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May 16, 2003   Email to Friend 

Morrison guides Farm Act through House

A landslide vote of approval by the Alabama House of Representatives now sends the Family Farm Preservation Act, HB 420, to the Senate.

The bill came up for a vote late Tuesday in the House where it was approved 82 to 7.

“The overwhelming vote by the House shows that our legislators understand the need for this legislation and the importance it has in preserving the right to farm in Alabama,” said Alabama Farmers Federation President Jerry Newby. “The farmers who testified before the House Agriculture and Forestry Committee made an impression on that committee that spilled over into the rest of the House.

However, the phone calls and personal contacts by our members to their legislators also played a key role in the passage of the bill through the House. Now that it’s passed the House, I hope our members will thank those who voted in favor of the bill and question those who did otherwise.”

The bill passed with one amendment offered by Rep. Ron Johnson, R-Sylacauga, which exempted commercial composting operations.

Newby praised the work by Rep. Neal Morrison, D-Cullman, who sponsored the bill in the House.

“Rep. Morrison was a great spokesman for this bill,” Newby said. “Coming from the largest agricultural county in the state, he knows first hand the importance of protecting farmers. He had to answer a lot of difficult questions and withstood criticism by some opponents who labeled this a ‘hog bill.’ But through it all, he remained steadfast in his commitment to farmers to see the bill get passed in the House.”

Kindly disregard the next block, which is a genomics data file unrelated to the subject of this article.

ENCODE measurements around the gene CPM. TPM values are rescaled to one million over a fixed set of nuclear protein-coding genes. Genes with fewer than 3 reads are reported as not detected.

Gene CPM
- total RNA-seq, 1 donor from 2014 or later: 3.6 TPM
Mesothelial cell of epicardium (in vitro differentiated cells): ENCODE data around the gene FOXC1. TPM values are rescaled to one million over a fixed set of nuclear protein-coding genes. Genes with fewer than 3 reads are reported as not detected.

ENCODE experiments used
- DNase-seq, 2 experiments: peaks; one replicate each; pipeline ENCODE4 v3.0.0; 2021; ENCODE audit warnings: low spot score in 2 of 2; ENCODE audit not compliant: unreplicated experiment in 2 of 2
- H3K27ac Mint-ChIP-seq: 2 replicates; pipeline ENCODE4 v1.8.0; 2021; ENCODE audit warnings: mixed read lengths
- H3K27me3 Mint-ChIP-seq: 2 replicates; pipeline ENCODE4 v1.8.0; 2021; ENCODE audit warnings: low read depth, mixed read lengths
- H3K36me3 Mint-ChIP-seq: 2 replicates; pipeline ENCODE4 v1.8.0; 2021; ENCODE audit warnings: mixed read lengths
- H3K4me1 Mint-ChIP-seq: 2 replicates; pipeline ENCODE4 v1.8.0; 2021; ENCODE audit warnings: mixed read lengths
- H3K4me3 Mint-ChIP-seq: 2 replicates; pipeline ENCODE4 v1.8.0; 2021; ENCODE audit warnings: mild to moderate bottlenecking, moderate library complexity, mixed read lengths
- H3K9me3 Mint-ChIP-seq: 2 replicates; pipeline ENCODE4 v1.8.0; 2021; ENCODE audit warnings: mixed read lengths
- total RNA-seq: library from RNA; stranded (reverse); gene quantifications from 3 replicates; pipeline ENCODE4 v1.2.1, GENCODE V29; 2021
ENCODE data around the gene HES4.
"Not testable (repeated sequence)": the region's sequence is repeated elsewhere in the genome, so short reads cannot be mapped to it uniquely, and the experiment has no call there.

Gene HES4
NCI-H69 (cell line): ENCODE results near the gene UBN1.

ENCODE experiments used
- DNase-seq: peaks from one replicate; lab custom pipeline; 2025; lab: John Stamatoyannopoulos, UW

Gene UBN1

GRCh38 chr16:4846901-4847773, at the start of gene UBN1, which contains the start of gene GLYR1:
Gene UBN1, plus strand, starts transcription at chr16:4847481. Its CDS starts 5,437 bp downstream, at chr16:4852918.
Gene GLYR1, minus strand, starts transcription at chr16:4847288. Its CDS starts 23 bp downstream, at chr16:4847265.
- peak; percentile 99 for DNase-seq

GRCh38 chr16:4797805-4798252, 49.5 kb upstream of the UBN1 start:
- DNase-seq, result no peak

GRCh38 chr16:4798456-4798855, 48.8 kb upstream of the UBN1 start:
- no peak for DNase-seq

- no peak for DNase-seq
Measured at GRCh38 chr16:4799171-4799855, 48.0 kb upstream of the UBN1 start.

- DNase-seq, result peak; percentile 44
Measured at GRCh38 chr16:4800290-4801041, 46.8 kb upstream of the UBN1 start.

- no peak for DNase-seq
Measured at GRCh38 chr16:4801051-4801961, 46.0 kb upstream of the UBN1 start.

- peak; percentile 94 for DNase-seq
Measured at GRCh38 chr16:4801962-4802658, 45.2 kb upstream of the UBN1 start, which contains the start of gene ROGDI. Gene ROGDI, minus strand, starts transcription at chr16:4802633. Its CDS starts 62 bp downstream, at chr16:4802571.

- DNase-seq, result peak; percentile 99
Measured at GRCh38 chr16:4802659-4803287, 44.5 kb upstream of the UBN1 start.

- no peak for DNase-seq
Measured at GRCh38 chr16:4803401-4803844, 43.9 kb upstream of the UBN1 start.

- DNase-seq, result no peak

The bill now heads to the Senate where consideration of legislation has been stagnant because of an ongoing feud among two groups - conservative Democrats and Republicans verses Democrats who control nearly every committee in the upper chamber. Sen. Zeb Little, D-Cullman, chairman of the Senate Agriculture, Conservation and Forestry Committee, sponsored the Senate version of the bill (SB 346). He has agreed to move HB 420 through the Senate process and will work for its passage.

“We definitely have a lot of work ahead of us in the Senate,” said Freddie Patterson, director of the Federation’s Department of Governmental Affairs. “We have a good deal of support for the bill in the Senate, because like their counterparts in the House Senators know the importance of farming to our state. However, some of the leadership in the Senate won’t even allow the bill to be assigned to a committee for consideration.”

Patterson said Federation members should contact their senators and encourage their support of the bill.

Recorded Votes on HB 420

YEAS – 82 Speaker Seth Hammett, Greg Albritton, Gerald Allen, Locy Baker, Mike Ball, Jim Barton, Billy Beasley, Scott Beason, Robert Bentley, Lucius Black, Alan Boothe, Dick Brewbaker, DuWayne Bridges, Jim Carns, Joe Carothers, Tommy Carter, William Clark, Steve Clouse, Merika Coleman, Spencer Collier, Randy Davis, Bill Dukes, Priscilla Dunn, Joe Faust, Lea Fite, Craig Ford, Mark Gaines, Blaine Galliher, Ray Garner, Victor Gaston, Mac Gipson, Rusty Glover, Betty Carol Graham, Ronald Grantland, Lynn Greer, David Grimes, Ken Guin, Albert Hall, Micky Hammon, John Hawkins, Mike Hill, Alvin Holmes, Mike Hubbard, Bobby Humphryes, Steve Hurst, Jamie Ison, Thomas Jackson, Ronald Johnson, John Knight, Richard Laird, Allen Layson, Jody Letson, Jay Love, Eric Major, Jimmy Martin, Thad McClammy, Mary Sue McClurkin, Frank McDaniel, Stephen McMillan; Mike Millican, Neal Morrison, Johnny Mack Morrow, Albert Morton, Charles Newton, Demetrius Newton, Jeremy Oden, Jack Page, Arthur Payne, Oliver Robinson, John Rogers, Yusuf Salaam, Howard Sanderford, Sue Schmitz, Thomas Sherer, Bobby Singleton, Terry Spicer, William Thigpen, Elwyn Thomas, Lesley Vance, Jack Venable, Cam Ward, Randy Wood.